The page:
shall be admitted to the dock and
grouped iu the alphabetical sections in
hope thit there will be no confusion to
Streets to Be Roped OS.
Only representatives of the press as
sociations are to be admitted to the
docks, anil bv order of Mayor Gaynor
the streets in the Ucinlty are to be
roped off bv tho police and all photo
raphers rigidly ex:luded.
Mayor Gaynor"s letter to the com
missioner is at follows:
"81r: On the arrival of the Car
pathia with the survivors of the Ti
tanic, the United States authorities
will exclude all photographers from
the dock space devoted to the cus
toms service. You will exclude all
photographers or picture takers from
entrance to the rest of the dock.
SURVIVORS ARE TO
BE PERMITTED TO
Secretary of Treasury Mac-
Veagh Issues Order to
Secretary of the Treasury MacVeagn,
in an order sent last night to Collector
Loeb of the-port of New York, directed
that all survivors of the Titanic dis
aster who may be on board the Car
pathia when she docks be permitted to
go ashore Immediately after the ship
reaches Now York. Whatever baggage
the survivors may have will not be in
spected by the customs house officials.
If the owners ot the Carpathia inter
pose no objections, Secretary MacVeagn
directed that all visitors who may have
friends and relatives on bpard be al
lowed to board her.
The order Is as follows:
"Collector of Customs, New York:
"The following statement has been
given to the press: 'In order to obviate
all possible delays in the landing of the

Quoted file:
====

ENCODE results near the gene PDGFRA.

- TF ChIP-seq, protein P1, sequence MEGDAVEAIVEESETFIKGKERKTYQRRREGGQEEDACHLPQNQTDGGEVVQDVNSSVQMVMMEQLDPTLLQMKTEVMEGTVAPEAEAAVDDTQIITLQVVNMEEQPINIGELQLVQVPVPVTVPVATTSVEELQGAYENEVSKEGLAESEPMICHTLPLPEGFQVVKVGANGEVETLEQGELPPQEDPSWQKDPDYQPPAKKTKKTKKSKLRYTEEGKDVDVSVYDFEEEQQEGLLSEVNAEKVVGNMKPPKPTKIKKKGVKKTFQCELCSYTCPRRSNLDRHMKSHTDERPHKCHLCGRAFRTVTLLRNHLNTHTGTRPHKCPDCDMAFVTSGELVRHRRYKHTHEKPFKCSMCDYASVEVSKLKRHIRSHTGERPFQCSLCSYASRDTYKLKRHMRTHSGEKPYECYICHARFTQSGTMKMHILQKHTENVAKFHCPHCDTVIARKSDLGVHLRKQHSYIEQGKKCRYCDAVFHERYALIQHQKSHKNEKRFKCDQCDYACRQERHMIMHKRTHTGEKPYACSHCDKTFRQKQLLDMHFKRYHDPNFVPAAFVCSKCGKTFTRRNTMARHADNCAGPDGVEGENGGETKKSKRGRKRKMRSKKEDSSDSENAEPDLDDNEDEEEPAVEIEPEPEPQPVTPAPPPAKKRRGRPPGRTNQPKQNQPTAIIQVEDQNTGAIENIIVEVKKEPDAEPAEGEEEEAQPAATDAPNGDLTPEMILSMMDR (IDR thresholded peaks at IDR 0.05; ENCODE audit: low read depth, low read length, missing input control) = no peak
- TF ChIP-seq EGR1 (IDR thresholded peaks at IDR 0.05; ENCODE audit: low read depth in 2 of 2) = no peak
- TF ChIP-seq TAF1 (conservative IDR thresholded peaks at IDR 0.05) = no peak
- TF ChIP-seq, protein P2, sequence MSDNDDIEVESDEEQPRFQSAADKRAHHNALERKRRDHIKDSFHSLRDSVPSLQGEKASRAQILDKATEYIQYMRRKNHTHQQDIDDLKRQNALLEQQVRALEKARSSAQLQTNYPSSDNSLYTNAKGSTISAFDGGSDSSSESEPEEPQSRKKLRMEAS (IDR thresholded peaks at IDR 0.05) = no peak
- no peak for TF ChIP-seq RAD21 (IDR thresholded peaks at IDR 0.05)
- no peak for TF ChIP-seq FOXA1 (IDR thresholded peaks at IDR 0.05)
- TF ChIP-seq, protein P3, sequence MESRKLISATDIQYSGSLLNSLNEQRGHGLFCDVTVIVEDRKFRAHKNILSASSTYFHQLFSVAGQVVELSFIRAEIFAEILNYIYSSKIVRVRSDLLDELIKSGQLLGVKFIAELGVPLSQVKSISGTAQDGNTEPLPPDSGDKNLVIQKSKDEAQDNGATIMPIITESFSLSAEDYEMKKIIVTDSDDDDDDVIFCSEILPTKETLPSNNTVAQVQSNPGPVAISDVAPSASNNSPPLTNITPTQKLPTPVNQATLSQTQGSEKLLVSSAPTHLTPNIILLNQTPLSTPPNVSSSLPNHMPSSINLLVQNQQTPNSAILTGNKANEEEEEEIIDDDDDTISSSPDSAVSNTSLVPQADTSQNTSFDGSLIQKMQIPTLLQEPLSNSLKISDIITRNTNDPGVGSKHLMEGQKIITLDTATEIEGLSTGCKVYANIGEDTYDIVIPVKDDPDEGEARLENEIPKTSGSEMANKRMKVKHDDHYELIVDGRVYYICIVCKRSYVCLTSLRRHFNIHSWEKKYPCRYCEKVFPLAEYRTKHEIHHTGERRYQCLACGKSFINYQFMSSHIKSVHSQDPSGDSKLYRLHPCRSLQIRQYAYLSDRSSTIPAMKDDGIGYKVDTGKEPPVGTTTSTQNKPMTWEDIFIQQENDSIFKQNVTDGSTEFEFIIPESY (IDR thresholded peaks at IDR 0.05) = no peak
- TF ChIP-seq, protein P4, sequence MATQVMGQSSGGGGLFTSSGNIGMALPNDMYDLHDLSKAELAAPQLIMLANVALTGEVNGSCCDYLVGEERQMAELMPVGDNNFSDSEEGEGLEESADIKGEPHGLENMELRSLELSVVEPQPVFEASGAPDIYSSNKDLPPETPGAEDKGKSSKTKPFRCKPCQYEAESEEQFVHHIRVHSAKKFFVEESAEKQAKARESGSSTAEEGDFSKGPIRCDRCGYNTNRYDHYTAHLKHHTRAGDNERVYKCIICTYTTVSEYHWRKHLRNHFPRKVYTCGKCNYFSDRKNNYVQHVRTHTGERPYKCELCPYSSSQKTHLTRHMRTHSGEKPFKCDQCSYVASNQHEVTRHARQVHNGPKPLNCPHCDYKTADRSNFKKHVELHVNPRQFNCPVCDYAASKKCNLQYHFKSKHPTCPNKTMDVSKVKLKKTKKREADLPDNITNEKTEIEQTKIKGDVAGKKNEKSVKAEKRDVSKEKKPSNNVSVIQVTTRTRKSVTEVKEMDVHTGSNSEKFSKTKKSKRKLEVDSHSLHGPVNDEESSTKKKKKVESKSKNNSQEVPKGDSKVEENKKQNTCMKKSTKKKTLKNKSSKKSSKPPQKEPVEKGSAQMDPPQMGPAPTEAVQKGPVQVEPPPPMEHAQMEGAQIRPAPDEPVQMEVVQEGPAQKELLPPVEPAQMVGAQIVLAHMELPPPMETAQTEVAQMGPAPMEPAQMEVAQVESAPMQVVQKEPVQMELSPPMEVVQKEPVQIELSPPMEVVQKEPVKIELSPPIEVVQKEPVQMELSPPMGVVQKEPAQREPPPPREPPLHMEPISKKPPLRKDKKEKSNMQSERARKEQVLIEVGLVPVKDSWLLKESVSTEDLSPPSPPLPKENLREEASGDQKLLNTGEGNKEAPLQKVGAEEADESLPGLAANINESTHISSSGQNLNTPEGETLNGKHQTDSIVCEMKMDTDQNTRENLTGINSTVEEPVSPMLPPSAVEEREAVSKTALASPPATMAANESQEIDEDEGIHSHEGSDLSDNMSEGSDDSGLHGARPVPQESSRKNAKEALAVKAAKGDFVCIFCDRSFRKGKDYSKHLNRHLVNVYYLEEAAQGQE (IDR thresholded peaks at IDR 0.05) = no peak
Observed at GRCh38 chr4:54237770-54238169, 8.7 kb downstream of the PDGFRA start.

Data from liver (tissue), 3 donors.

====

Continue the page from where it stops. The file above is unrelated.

passengers rescued from the Tltanlo the
Secretary of the Treatury has waived
all customs regulations in connection
with tho landing of passengera from tho
Carpathia and the examination ot bag
gage,' and as the scout cruisers Salem
and Chester will convoy the Carpathia
into port there will be no necessity for
the dispatch of revenue cutters for
tither customs or convoy purposes.
"There is, however, no obstacle, so
far as the Government Is concerned, to
the boarding of the Carpathia by friends
of survivors and by representatives of
the press, provided the consent of tho
owners of the Carpathia is obtained. If
the authorities of tho Cunard line are
willing that representatives of the press
and relatives should board the Car
pathia before her arrival, the depart
ment will, upon being so advised by
the Cunard company, authorize the uso
of a cutter for this purpose. But thus
far the Cunard company has taken the
position that It villi be Impossible for
an one to board the fclilp prior to her
reaching the dock."
Also ropo off a large space on the
outside for the protection of theso
unfortunate people from all approach '
or Interference of photographers or
any one else. We owe this to them,
and let It be carried out strictly.
"WILLIAM J. GAYNOR."
New York was in mourning today.